LEAWOOD, Kan. (AP) — It's a good thing an NFL kicking operation requires no more than three players.
There’s the long snapper, tasked with delivering the ball. The kicker, who is expected to send it through the uprights. And the punter, who for many teams doubles as the holder on field goal and extra-point attempts.
The reason this is important, at least for the Super Bowl champion Kansas City Chiefs, is that for the first time in 15 years they are trying to decide on a new punter. Dustin Colquitt held down the job with Pro Bowl efficiency for as long as some of the current Chiefs have been playing football. But his increasing age and the franchise's dwindling coffers forced the club to make the difficult business decision to let him go this offseason.
With teams barred from holding in-person workouts because of COVID-19, the Chiefs have been unable to bring in an endless number of potential replacements. Instead, they signed Tyler Newsome and undrafted rookie Tommy Townsend, and those two have been working out privately with kicker Harrison Butker and long snapper James Winchester.
Well below the gathering limits of 10 people that have been in place in Kansas and Missouri.
“We're kind of fortunate," Chiefs special teams coach Dave Toub said, “because those guys can get together and kick and work on the operation. They can do that on our own. We can work on our skill set, whereas to play football you need 22 guys out there. You can't sit down face to face, but they video everything they do and send it to me and we talk.”
Nobody knows when teams will be allowed back at their facilities for good. Just this week, players rehabbing from injuries and certain staff were finally allowed back, but no coaches or healthy players. So that means what would typically be low-stress, good-natured workouts on a high school practice field for Newsome and Townsend have taken on extra importance.
What they show off on video could determine who has the leg up — pun intended — when training camp finally begins.
“There is nobody out in front right now. I like them both,” Toub said. “They've both got really strong legs, really powerful legs. They consistently hit over 5.0 (seconds) hang times, which is impressive. Tommy is a little more clean in his technique as far as consistency, whereas Tyler is a little more erratic. But the results are the same. They both bomb the ball.”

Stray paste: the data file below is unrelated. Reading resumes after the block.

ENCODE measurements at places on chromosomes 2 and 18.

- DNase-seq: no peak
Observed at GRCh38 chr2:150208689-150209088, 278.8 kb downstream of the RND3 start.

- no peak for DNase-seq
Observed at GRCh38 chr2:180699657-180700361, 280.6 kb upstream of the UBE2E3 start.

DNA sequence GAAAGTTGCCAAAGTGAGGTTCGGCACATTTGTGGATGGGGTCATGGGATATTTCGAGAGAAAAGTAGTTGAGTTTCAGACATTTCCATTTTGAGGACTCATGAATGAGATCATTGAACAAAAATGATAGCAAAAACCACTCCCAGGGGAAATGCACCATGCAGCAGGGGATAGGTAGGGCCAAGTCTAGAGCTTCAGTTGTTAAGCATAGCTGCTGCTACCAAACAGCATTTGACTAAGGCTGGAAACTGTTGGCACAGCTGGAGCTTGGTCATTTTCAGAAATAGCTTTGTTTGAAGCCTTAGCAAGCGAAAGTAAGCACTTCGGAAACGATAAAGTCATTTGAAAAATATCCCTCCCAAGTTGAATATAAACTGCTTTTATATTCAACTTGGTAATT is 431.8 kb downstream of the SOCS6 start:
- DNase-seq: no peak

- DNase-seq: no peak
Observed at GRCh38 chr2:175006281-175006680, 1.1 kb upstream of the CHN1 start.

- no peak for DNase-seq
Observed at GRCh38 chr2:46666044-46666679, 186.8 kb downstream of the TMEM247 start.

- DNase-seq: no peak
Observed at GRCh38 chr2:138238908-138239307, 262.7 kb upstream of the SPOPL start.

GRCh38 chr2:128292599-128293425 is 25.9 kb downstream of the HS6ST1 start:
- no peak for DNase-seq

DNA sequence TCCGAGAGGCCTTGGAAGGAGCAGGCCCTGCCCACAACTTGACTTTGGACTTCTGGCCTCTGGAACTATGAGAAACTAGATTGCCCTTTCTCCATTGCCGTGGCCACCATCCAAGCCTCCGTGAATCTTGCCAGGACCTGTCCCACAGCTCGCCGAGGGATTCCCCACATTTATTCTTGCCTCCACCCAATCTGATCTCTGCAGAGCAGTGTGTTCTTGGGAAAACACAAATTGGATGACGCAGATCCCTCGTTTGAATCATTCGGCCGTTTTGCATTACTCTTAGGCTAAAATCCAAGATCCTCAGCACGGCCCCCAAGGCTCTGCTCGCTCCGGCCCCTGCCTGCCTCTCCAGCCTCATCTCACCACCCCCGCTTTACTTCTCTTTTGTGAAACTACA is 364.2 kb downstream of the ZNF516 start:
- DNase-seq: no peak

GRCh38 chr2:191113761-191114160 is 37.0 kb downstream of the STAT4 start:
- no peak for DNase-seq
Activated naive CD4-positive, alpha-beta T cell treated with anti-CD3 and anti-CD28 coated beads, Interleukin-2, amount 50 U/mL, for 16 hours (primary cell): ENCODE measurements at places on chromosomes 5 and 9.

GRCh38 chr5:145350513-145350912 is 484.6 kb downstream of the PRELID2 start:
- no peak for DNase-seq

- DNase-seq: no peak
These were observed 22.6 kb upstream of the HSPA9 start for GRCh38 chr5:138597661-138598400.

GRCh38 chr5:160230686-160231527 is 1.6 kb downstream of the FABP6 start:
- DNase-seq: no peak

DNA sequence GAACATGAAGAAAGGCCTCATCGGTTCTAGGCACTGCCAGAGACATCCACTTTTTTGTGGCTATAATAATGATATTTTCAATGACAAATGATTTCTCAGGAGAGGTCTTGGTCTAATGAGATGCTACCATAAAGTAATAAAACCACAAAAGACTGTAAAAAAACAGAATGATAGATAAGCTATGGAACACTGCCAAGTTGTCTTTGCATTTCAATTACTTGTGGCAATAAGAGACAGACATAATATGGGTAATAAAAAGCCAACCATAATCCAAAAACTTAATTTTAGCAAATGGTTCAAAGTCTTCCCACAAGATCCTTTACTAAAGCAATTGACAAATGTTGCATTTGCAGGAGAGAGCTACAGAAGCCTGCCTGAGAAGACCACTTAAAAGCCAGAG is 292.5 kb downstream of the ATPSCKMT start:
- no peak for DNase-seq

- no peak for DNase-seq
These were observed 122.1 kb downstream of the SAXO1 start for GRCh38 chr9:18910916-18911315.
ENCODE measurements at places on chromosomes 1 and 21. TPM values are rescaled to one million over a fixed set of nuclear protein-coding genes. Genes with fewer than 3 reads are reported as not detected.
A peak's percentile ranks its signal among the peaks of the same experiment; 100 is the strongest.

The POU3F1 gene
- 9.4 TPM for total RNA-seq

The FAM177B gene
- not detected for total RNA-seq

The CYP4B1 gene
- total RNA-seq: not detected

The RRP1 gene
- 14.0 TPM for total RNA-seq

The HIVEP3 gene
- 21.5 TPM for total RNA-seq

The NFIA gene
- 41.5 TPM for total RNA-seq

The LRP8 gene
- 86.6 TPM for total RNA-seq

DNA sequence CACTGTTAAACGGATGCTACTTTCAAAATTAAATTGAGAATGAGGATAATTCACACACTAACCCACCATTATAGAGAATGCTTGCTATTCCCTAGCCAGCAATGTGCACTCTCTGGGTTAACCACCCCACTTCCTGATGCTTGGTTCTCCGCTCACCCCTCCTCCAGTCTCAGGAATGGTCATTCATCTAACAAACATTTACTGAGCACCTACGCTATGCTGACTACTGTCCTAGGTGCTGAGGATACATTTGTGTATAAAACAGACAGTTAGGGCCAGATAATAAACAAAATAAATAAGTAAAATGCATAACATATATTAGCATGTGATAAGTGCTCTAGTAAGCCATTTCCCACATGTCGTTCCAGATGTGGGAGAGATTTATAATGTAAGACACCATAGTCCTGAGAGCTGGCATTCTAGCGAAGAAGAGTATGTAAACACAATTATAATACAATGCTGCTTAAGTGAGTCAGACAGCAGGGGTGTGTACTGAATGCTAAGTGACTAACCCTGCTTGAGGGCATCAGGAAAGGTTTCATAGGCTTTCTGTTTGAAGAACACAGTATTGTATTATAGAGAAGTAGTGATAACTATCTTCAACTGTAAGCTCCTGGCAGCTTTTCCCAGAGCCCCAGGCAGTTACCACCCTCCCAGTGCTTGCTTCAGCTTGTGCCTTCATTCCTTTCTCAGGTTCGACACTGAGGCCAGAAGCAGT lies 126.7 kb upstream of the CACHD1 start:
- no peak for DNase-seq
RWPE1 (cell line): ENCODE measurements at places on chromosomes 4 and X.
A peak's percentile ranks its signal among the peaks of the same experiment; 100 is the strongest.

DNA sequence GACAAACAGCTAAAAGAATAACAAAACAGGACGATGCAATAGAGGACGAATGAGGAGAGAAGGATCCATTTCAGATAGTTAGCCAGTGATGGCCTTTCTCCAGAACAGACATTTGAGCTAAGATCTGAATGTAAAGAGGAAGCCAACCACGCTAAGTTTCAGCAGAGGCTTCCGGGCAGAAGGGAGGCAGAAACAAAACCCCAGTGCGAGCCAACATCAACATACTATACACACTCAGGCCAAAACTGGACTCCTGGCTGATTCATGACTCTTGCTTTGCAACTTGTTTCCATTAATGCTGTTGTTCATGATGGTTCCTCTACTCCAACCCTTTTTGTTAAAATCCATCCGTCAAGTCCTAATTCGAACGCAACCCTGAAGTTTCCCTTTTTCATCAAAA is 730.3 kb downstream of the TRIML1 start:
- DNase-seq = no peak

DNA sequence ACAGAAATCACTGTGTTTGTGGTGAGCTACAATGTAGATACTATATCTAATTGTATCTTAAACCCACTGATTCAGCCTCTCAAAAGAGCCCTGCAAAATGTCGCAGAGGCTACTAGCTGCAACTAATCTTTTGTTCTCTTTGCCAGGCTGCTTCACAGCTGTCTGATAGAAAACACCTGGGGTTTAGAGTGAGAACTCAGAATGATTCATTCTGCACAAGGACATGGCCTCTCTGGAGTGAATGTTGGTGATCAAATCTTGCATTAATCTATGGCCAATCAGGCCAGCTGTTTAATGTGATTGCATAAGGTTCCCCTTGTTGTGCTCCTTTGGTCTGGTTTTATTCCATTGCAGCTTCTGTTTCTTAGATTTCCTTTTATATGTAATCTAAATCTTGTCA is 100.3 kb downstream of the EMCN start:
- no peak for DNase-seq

That's a good thing for the Chiefs as they attempt to replace a franchise icon.
Colquitt appeared in a record 238 games for Kansas City, easily besting the previous mark by Nick Lowery. He also set franchise records for punts, punt yardage and career-long kick with an 81-yard boot. When he was released, he was among the top 10 active players in appearances and had the eighth-most punt yardage in NFL history.
Even more impressive, he was the only man among the top 20 in total punts to have played with just one team.
“They've been with Dustin for a really long time. He's a guy that has done everything the right way,” Townsend said. “The biggest thing for me is just trying to make a name for myself and become my own person.”
Townsend's familiarity with Colquitt goes back to college; he began his career at Tennessee, where Colquitt holds a number of records, before transferring to Florida. As a Gator, he followed in the footsteps of his brother, Johnny, who was drafted by the Raiders a couple of years ago and has spent time in camp with the Giants.
Toub said the younger Townsend was the Chiefs' highest-rated punter in this year's draft class, even though two others — Texas A&M's Braden Mann and Syracuse's Sterling Hofrichter — where chosen in the later rounds.
Newsome punted at Notre Dame before spending last offseason with the Chargers.
“We just finished the virtual rookie minicamp and we went over schemes and stuff like that, so I got a little taste for what we're doing in Kansas City,” Townsend said, “and I've gotten a chance to watch all the film from the past few seasons. That's the stuff I've been working for, get the feeling for the schemes we are using here in Kansas City.”
That way, he'll be ready when the competition for the starting job finally returns to the Chiefs' own practice facility.
“Harrison and James have taken the leadership role. They know how important that part of it is,” Toub said. “They've been up here on their own, doing their own thing, and videoing it. And we feel good about both guys we have, Tommy and Tyler.”
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